In a weird way, the tables are turned, with the Greenish and Square Pollocks: it’s Knoedler, rather than Mirvish, which has the speculative investment interest. And so by the logic of the Silver Pollock, now that the works aren’t being actively shopped any more, Knoedler should be able to retrieve from Mirvish the $3.25 million it lent him, and zero out the whole deal. Except, of course, Mirvish doesn’t see it that way: he has no interest at all in repaying those loans. In fact, he wants to take possession of both paintings without repaying the loans.

Once again, Mirvish conjures up an invisible contract, under which Knoedler was obliged to hand over the paintings to Mirvish if it ever stopped trying to sell the paintings. It’s hard to see why Knoedler would ever enter into such a contract while also being owed $3.25 million in non-recourse loans: after all, the minute it gives Mirvish the paintings, it can basically kiss that $3.25 million goodbye.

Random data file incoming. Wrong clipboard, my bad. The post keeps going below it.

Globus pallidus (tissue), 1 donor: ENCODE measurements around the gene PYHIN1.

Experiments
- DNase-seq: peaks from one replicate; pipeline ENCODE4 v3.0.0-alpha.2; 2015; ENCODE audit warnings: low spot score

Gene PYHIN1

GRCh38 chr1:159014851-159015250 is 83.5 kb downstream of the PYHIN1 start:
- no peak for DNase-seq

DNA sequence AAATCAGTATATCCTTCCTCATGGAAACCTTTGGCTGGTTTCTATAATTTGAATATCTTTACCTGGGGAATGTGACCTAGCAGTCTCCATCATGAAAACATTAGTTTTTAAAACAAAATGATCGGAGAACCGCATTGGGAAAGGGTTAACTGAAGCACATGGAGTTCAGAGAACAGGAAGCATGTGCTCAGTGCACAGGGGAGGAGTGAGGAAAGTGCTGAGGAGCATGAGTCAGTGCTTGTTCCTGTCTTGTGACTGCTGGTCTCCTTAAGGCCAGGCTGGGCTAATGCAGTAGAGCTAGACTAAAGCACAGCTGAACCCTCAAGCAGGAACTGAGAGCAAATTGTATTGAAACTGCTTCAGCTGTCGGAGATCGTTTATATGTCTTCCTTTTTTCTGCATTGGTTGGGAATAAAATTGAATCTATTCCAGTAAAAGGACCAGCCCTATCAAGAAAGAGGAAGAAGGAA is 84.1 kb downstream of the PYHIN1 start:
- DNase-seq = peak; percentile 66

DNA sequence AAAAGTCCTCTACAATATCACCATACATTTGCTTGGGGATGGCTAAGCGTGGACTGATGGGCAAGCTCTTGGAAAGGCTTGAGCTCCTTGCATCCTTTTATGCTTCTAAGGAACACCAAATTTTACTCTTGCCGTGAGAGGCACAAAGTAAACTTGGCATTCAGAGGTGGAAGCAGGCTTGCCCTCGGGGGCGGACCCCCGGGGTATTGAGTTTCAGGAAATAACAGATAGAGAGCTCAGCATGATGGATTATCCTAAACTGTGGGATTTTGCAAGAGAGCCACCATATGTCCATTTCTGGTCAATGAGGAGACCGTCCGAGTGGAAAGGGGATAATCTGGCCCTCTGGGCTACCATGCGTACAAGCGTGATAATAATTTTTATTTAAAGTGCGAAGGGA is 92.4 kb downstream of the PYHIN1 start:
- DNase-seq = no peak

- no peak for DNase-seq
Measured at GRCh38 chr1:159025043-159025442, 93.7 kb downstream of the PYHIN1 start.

Indeed, if there was some kind of implied contract between Mirvish and Knoedler, it was surely that Knoedler would never just hand the paintings over to Mirvish and receive nothing in return for its 50% economic stake in the works. Both parties entered into this deal in a spirit of financial speculation, and both parties thought of themselves as having an equal share in the works. The complaint says that “equity and good conscience require that Knoedler deliver the Greenish Pollock and Square Pollock to Mirvish” — but there’s nothing equitable about that outcome whatsoever, where Mirvish ends up with 100% of the paintings, and Knoedler ends up in the hole to the tune of $3.25 million.